Polypills may improve adherence in CVD patients

Less may be more when it comes to improving medication adherence in patients with cardiovascular disease. In the Use of a Multidrug Pill in Reducing Cardiovascular Events (UMPIRE) trial, patients were more likely to continue their drug regimens on a long-term basis if they used fixed-dose combinations (FDCs). These “polypills” also improved systolic blood pressure (SBP) and low-density lipoprotein cholesterol (LDL-C).

The researchers, led by Simon Thom, MB, BS, MD, of Imperial College London in the U.K., undertook the UMPIRE trial in response to a request by the European Commission for research evaluating combination medications in the treatment of chronic disease. They published the results in the Sept. 4 issue of JAMA.

UMPIRE included more than 2,000 adults from England, Ireland, the Netherlands and India considered to be at high risk for CVD.  They were randomly assigned to receive either care at the discretion of their physician or one of two FDCs daily. One FDC contained aspirin, simvastatin, lisinopril and atenolol; the other contained aspirin, simvastatin, lisinopril and hydrochlorothiazide. Patients were followed for an average of 15 months.

At the end of the trial, 86.3 percent of the patients in the FDC group continued to take their medications compared with 64.7 percent of patients in the doctor’s care group.

In addition, the FDCs modestly lowered SBP and LDL-C . In the experimental group, SBP decreased by 2.6 mm Hg and LDL-C decreased by 4.2 mg/dL.

Among the subgroups, there were larger benefits in patients who were less adherent and those at higher risk for CVD at the start of the study. Their SBP and LDL-C were also lower than the overall group.

The reasons for better medication adherence in some patients and not in others are complex, but the authors hypothesize that using a polypill approach may offer some considerable advantages. “These encompass ease of prescription, overcoming physician inertia, patient acceptability, packaged delivery and ease of taking,” they wrote.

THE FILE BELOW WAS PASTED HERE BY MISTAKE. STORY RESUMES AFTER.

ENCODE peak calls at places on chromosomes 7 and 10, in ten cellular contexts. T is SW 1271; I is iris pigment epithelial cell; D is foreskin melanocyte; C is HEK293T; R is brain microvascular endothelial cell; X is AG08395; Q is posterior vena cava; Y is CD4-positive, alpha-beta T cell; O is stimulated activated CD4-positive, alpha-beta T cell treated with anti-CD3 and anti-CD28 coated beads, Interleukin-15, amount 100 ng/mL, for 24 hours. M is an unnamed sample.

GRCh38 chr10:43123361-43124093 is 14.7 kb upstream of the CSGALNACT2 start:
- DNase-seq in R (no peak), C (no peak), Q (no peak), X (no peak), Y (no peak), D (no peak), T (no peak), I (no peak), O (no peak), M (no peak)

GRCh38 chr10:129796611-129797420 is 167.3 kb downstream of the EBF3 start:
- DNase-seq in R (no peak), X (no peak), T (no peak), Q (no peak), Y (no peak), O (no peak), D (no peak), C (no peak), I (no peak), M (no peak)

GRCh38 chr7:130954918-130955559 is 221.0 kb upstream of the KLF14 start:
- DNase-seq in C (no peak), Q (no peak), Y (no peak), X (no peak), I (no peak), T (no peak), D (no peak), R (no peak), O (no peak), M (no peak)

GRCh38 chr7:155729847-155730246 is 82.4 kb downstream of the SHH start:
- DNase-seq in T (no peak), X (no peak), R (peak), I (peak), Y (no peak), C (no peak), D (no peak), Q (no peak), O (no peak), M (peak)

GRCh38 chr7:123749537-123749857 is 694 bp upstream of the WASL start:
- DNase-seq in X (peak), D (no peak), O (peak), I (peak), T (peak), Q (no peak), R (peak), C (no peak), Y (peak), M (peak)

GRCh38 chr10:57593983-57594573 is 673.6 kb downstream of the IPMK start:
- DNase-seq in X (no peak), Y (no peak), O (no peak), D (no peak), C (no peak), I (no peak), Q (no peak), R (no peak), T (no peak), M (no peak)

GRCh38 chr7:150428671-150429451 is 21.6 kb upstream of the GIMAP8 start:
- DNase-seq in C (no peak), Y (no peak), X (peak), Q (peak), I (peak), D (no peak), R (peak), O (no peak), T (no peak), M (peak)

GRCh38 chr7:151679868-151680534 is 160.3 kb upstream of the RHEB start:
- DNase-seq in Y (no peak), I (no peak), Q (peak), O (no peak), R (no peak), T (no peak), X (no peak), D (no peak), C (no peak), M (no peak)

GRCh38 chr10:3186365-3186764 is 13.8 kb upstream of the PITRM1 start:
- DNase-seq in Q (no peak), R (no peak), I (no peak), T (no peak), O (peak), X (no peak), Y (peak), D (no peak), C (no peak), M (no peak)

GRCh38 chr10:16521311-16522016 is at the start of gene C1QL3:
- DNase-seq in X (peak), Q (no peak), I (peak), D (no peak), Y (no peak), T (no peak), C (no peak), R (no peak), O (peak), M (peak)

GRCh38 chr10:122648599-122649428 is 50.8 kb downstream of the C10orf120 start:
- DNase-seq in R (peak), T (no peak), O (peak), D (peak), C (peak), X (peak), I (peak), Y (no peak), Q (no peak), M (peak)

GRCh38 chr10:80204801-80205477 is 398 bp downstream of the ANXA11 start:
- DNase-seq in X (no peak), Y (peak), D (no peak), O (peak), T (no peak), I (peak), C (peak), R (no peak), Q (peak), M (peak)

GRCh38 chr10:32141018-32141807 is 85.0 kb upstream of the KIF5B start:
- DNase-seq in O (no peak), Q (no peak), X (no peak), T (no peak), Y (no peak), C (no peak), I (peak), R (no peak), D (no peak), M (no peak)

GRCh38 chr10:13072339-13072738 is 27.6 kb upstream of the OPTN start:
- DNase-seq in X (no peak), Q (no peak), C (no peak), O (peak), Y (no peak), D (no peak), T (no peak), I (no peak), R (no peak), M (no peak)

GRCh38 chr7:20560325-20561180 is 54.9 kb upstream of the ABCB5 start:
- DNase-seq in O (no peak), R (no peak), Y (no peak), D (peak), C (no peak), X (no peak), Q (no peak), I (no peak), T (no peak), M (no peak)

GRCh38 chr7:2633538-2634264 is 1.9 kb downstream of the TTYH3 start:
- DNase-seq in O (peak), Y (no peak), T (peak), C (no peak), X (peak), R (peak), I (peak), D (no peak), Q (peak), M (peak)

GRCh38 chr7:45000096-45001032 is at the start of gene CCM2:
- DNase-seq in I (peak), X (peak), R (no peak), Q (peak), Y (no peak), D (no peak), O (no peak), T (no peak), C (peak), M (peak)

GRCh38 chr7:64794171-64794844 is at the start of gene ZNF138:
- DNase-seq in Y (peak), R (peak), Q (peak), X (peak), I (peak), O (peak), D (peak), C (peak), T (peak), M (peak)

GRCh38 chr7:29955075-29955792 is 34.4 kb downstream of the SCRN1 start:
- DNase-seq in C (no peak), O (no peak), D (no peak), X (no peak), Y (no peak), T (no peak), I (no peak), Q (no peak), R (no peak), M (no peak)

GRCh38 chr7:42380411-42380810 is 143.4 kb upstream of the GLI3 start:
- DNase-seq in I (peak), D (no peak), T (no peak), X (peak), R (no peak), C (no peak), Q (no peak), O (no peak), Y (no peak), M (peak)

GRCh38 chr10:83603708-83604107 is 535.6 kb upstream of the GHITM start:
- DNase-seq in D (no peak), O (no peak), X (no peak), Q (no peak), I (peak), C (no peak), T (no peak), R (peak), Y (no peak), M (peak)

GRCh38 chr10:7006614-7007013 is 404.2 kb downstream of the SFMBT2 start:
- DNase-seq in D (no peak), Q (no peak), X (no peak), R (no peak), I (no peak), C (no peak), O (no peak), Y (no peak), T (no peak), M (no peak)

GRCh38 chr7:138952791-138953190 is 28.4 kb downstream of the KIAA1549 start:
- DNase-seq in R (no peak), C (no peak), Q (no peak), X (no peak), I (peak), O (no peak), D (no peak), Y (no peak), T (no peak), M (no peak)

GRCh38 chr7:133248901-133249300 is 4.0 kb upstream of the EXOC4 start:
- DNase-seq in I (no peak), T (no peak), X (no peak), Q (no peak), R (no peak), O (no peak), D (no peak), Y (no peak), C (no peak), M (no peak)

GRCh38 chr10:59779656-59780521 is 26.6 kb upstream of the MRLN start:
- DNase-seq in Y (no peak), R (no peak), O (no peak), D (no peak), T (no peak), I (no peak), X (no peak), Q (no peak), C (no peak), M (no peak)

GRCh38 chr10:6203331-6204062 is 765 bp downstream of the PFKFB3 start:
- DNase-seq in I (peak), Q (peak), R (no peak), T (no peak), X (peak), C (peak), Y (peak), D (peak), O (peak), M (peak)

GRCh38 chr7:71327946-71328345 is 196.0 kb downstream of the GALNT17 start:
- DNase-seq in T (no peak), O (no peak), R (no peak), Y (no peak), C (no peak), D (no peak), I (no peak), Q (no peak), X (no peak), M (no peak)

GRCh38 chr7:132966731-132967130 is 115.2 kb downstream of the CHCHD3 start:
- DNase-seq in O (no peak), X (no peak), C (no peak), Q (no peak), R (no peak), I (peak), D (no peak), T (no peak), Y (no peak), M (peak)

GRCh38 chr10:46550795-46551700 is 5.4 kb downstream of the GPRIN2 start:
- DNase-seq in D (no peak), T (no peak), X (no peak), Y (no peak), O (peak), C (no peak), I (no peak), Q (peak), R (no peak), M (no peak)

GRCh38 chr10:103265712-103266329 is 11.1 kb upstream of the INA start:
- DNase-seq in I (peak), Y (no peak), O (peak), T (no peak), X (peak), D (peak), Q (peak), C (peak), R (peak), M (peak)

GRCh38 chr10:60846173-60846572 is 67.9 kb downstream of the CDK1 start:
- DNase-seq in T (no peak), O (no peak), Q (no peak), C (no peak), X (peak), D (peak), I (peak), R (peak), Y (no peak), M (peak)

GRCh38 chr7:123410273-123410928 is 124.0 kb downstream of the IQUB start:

One important limitation of their study they noted, however, was that patients in the FDC group received their medications for free throughout the study while the usual care group were left to obtain their medications on their own.

Despite this and other limitations, their findings, they added, could someday improve access to critical cardiovascular medications and meet CVD prevention goals in the U.S., Europe and India. The effects could also have a more global impact and “contribute importantly to World Health Organization goals for noncommunicable disease control.”

J. Michael Gaziano, MD, MPH, of Brigham and Women’s Hospital in Boston expanded on the global health prospects of the polypill in an accompanying editorial.

The UMPIRE trial yielded promising findings, but “it would be useful to conduct trials in patients who are less adherent to their medications, as well as trials testing whether a combination pill is useful in lower-income countries where costs and systems of delivering preventive medications to appropriate patients are less developed. It is in this setting that a polypill may have the greatest benefit.”

And while the notion of combination medications seems feasible and promising at the outset, there are a number of challenges to making it a widely used treatment option.

Among them, he noted, are the possibilities that medications may lose stability when combined and they may not interact well with each other. There are also the challenges of producing the drug in a way that is economically feasible.

“Although the potential remains for use of various CVD polypills in certain settings, the precise advantage of this strategy remains largely unproven,” he concluded.